China: Food safety law will punish lax officials - Guangdong action to raise product quality - Guangdong officials will be punished for any serious food safety incident under the first ever food safety law enacted on the mainland amid growing concerns about the quality of its products. The law, passed by the Standing Committee of the Guangdong People's8 Congress on Saturday, will impose tough penalties on food retailers and restaurant owners who fail to recall all food products that are found to be unsafe. According to the legislation, which will come into effect on January 1, those failing to do this will face fines ranging from 5,000 yuan to 50,000 yuan. Guangdong, which is a major food supplier to Hong Kong, came under the media spotlight last week when Vice-Premier Wu Yi and a team of officials conducted two days of food-quality spot checks in the province - part of a four-month campaign against poor product quality that began in August. While officials and some experts welcomed the new law as a means to curb malpractice by food suppliers and producers, some consumers have voiced concern over its implementation. Under the law, government officials and the "person in charge" will be punished whenever a food-safety problem causes "serious consequences". The law also states that inspections should not disrupt the normal operation of an enterprise, and inspection staff should not receive financial or other benefits from manufacturers. Chen Yongquan , a food safety expert from South China Agriculture University in Guangzhou,8 said the provincial law was the first piece of legislation on food safety on the mainland. "In the past, it's been pretty hard for the provincial government to manage small-scale food suppliers and producers because they are scattered around the province," Professor Chen said. "But now they have the legal power to act, so it will be easier." Chan Xi , 32, a housewife in Panyu who previously ran her own business, said she liked the new law's recall system because in the past people didn't know how to return substandard food. "But I am afraid that it will be difficult for the government to find small producers, since some of them don't provide real information about themselves, just like in the fake milk-powder event several years ago," she said. "Even the addresses and names of some of the milk-powder makers were forged. So how could they recall the bad food?" Although welcoming the new law, Guangzhou housewife Zhou Yanqin , 63, said it might not be easy for the government to implement it. "I heard some mooncake producers recalled expired fillings, but they still used them the next year," Ms Zhou said.She said that food producers who failed in their duties should be severely punished.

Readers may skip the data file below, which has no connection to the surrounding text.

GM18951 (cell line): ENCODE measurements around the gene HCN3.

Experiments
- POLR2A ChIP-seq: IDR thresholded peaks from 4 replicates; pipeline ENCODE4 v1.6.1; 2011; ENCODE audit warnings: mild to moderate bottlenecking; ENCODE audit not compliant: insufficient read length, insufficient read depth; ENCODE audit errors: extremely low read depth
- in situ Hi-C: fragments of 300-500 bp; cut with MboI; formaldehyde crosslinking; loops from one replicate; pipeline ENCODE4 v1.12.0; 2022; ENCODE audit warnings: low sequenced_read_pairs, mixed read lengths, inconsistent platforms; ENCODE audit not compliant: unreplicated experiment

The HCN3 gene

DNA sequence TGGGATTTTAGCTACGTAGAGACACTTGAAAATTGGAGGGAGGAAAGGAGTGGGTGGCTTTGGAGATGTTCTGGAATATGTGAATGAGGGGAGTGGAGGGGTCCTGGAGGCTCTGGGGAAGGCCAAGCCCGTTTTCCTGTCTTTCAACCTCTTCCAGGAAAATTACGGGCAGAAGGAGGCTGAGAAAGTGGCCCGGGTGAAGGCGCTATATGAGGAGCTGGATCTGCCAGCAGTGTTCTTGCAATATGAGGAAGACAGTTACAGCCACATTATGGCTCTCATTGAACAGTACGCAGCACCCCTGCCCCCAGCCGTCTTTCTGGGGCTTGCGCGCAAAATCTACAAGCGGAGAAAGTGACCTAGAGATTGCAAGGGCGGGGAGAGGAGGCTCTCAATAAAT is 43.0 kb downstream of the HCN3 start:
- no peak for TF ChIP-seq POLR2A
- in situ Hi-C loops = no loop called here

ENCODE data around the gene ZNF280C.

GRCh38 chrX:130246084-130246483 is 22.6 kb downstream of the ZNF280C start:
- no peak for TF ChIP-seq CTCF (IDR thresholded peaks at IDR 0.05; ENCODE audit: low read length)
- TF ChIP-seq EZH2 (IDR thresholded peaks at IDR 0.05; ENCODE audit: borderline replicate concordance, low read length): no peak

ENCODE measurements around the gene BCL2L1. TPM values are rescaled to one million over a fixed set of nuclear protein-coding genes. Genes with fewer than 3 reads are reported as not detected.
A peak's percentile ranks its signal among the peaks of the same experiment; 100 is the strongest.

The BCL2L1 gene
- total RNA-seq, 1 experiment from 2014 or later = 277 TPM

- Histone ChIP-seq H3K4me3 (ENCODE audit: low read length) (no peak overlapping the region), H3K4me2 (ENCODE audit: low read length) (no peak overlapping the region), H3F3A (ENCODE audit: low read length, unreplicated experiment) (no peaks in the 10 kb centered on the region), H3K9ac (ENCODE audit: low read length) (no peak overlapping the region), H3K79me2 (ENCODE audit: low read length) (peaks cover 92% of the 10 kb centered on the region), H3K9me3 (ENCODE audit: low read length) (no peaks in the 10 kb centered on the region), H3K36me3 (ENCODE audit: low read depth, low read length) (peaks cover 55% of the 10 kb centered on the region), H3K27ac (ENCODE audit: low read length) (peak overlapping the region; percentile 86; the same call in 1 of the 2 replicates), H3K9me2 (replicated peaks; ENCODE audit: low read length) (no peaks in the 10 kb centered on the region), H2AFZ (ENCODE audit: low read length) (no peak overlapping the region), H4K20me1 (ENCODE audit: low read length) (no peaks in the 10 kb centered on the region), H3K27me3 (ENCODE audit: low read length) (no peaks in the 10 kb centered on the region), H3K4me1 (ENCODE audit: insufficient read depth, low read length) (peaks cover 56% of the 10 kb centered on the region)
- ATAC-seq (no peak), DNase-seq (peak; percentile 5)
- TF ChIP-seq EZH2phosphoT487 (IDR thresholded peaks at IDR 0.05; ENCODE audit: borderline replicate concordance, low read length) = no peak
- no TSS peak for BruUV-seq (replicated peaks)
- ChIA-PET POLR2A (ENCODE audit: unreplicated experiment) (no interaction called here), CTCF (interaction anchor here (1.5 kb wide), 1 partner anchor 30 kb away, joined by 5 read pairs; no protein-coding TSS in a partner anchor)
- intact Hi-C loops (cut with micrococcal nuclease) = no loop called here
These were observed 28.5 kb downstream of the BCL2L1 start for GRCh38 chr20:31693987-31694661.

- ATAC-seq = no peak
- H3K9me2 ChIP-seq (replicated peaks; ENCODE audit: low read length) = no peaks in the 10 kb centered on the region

Chinese crude steel output is estimated to hit 490 million tons this year, 16 percent higher than the figure last year, said Luo Bingsheng, deputy head of China Iron and Steel Association on Saturday.
China vies for a piece of Alaskan gas project - Five companies applied to build the pipeline, including Sinopec, TransCanada Corp, ConocoPhillips.